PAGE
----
Ron Frasch, the former president and chief merchandising officer of Saks Fifth Avenue, said: “Marty was always the most fun person in the room — full of life, laughs and wonderment. I can’t remember anything being off limits to him. But deep inside, he was an extremely bright and creative guy who knew how to build businesses in creative means. He truly loved life and, I am sure, got the most out of his time on earth.”
David Fisher, the former head of men’s wear for Bloomingdale’s, said: “I knew Marty for so many years in so many different capacities that it’s hard to imagine the fashion industry without him. He was a very nonconforming presence in the C-suites of the companies he ran and helped build. Not just because of the way he dressed or the color of his hair, but for a lightning-quick intellect and a business-building creativity that matched it. He was a risk taker, and loved rolling the dice on business opportunities and people. He won a lot and lost some, too.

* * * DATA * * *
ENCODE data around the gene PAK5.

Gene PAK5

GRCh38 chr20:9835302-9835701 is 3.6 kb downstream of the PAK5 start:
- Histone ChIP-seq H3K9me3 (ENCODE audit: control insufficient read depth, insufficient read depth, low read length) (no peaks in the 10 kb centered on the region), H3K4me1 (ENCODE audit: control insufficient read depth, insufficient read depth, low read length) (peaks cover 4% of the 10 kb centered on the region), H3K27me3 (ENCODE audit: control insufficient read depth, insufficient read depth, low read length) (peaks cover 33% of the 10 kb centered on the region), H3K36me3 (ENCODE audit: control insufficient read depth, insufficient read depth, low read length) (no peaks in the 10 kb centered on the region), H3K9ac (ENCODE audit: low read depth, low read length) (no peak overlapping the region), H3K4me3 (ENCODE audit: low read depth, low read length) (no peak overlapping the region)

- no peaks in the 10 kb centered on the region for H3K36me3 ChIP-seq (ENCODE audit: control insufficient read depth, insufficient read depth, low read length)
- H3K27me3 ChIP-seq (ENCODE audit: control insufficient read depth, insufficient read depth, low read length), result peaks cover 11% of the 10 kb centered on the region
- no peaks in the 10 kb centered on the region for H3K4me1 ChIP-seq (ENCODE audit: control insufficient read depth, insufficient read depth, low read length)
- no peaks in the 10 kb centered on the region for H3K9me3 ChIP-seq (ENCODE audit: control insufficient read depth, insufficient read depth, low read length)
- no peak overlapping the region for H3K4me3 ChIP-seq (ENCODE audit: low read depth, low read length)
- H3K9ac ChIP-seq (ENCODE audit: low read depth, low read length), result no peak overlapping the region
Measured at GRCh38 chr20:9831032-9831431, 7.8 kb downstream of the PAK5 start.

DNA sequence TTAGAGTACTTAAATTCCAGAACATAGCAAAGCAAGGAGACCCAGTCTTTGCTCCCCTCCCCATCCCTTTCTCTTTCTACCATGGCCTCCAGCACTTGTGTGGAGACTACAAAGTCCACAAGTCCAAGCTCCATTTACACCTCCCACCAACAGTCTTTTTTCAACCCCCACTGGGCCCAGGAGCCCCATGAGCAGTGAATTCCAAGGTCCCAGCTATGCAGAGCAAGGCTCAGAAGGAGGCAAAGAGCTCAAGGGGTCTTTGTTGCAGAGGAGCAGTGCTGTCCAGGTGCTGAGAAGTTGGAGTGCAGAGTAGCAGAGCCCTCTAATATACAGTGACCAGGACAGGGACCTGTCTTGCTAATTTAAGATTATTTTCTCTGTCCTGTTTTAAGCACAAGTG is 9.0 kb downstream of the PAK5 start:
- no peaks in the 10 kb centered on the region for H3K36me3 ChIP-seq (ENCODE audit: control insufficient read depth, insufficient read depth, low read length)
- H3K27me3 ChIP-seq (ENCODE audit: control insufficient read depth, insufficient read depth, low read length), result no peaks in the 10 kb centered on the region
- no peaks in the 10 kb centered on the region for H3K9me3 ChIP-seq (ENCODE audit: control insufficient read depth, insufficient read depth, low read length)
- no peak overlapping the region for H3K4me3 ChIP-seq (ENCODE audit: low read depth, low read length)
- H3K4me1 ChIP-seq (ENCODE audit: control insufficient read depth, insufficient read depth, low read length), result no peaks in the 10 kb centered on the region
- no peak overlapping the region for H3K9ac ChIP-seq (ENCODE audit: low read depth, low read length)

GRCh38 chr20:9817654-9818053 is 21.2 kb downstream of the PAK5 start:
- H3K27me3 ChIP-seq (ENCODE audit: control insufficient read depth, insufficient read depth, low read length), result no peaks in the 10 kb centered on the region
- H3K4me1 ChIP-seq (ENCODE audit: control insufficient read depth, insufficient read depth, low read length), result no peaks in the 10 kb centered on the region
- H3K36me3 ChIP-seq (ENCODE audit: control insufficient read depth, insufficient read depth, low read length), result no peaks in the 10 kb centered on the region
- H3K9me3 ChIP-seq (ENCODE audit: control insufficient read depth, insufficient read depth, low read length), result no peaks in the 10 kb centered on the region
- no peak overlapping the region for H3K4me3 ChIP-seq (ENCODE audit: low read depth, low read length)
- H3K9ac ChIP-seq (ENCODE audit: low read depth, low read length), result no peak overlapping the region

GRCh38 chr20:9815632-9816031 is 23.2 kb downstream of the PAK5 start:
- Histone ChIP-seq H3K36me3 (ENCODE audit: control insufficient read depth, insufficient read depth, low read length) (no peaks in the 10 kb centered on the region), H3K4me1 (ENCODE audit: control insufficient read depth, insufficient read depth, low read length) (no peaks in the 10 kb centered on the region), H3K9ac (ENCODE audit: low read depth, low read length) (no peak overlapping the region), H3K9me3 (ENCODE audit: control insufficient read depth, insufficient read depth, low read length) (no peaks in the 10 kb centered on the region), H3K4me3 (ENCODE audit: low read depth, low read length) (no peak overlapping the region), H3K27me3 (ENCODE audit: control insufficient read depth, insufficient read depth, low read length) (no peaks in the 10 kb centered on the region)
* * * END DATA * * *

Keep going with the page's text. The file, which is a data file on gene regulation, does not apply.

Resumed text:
“I would venture to say that Hugo Boss owes its deep penetration into American men’s retail to Marty Staff, period. That could probably be said for several big companies over the years. Marty had a magnificent zest for life, and wanted to experience it to the fullest. A true entrepreneur, he thought big and swung for the fences, and in the end, he did it all.”
Paul Rosengard, executive vice president at True Religion and a retail industry veteran, said, “Marty was a larger-than-life character; a throwback to when merchants ruled our industry. Marty was the wholesale equivalent of Marvin Traub, he understood that great product wasn’t enough. We were also in the entertainment and theater business. And if Marty was at an event, that venue instantly became the ‘It’ place. He was like Mastercard: He was everywhere you wanted to be. He had impact, he created value, he had a huge heart, and he will be greatly missed.”